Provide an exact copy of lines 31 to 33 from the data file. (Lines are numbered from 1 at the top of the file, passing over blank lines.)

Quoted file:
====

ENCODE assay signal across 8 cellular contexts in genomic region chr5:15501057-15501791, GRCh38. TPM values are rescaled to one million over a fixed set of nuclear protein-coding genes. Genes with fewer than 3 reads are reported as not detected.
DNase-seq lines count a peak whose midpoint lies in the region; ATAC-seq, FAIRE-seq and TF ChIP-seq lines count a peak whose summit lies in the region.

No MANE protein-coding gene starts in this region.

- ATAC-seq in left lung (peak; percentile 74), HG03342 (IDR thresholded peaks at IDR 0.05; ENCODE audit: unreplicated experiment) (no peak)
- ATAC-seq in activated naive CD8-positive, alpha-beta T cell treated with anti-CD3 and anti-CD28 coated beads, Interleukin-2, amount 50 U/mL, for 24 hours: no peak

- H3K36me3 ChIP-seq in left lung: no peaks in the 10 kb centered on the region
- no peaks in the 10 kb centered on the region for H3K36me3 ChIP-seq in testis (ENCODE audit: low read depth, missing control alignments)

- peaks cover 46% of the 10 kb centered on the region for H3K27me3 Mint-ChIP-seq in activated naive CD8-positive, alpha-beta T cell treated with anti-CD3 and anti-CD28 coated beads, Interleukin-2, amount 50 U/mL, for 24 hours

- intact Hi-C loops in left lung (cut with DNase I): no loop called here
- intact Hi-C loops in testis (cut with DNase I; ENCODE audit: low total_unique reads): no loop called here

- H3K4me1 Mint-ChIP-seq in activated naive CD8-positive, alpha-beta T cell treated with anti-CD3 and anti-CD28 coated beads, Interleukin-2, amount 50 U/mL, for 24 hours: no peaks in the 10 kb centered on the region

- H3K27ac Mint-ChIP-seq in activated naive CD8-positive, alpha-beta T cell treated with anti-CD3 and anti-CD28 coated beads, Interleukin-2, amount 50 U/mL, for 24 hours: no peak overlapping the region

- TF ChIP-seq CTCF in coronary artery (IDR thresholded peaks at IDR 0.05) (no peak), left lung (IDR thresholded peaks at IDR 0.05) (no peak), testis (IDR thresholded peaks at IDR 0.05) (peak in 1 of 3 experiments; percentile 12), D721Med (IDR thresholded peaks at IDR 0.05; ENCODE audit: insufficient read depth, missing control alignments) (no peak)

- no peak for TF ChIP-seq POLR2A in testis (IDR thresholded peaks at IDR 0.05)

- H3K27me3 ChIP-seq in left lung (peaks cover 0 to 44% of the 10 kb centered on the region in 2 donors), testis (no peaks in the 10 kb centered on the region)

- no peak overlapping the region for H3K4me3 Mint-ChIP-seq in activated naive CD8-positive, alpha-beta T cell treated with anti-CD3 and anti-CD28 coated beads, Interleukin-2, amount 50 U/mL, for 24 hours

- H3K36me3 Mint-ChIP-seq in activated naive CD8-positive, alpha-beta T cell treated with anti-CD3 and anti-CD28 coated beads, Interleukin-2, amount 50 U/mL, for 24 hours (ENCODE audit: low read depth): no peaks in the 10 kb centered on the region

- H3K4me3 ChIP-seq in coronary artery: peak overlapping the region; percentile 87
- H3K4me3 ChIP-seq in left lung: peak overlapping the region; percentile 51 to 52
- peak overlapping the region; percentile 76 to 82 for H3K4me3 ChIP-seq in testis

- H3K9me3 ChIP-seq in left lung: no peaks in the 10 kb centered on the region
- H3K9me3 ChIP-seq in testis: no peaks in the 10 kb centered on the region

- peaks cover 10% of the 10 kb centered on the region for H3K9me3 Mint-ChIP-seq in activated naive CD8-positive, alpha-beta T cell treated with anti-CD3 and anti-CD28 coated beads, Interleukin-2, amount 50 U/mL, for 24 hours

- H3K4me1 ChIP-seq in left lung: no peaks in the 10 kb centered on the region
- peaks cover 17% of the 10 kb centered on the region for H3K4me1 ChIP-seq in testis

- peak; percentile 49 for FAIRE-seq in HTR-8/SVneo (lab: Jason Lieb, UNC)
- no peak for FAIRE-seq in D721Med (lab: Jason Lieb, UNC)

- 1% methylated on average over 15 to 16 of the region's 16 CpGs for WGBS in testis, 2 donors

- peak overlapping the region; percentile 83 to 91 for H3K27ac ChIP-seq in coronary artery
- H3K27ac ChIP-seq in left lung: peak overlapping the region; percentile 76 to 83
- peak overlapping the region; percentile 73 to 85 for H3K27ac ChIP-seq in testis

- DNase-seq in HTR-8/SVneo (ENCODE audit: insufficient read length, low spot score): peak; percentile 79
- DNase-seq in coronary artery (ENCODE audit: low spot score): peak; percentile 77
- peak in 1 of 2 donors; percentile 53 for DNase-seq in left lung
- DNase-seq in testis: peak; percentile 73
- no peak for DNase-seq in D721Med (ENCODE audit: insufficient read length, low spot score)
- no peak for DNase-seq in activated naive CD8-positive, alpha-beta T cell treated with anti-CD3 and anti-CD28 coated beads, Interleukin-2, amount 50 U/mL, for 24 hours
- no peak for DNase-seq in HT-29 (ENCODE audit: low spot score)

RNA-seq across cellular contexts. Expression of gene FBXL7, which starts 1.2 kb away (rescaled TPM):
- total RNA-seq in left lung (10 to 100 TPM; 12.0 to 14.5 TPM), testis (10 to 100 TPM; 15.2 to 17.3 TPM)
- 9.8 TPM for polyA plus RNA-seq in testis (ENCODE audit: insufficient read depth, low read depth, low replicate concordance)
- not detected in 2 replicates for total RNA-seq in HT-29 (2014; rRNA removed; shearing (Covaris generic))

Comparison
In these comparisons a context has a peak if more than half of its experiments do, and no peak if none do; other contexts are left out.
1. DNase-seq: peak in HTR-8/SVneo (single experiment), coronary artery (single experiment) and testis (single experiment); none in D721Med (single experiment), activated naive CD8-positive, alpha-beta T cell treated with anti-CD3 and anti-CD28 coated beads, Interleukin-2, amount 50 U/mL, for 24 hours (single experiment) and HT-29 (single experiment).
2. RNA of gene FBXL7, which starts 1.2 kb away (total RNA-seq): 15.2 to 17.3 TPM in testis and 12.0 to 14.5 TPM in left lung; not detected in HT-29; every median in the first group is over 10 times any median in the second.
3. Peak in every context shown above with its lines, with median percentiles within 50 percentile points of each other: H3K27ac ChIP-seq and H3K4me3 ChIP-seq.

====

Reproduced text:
- peak overlapping the region; percentile 73 to 85 for H3K27ac ChIP-seq in testis

- DNase-seq in HTR-8/SVneo (ENCODE audit: insufficient read length, low spot score): peak; percentile 79
- DNase-seq in coronary artery (ENCODE audit: low spot score): peak; percentile 77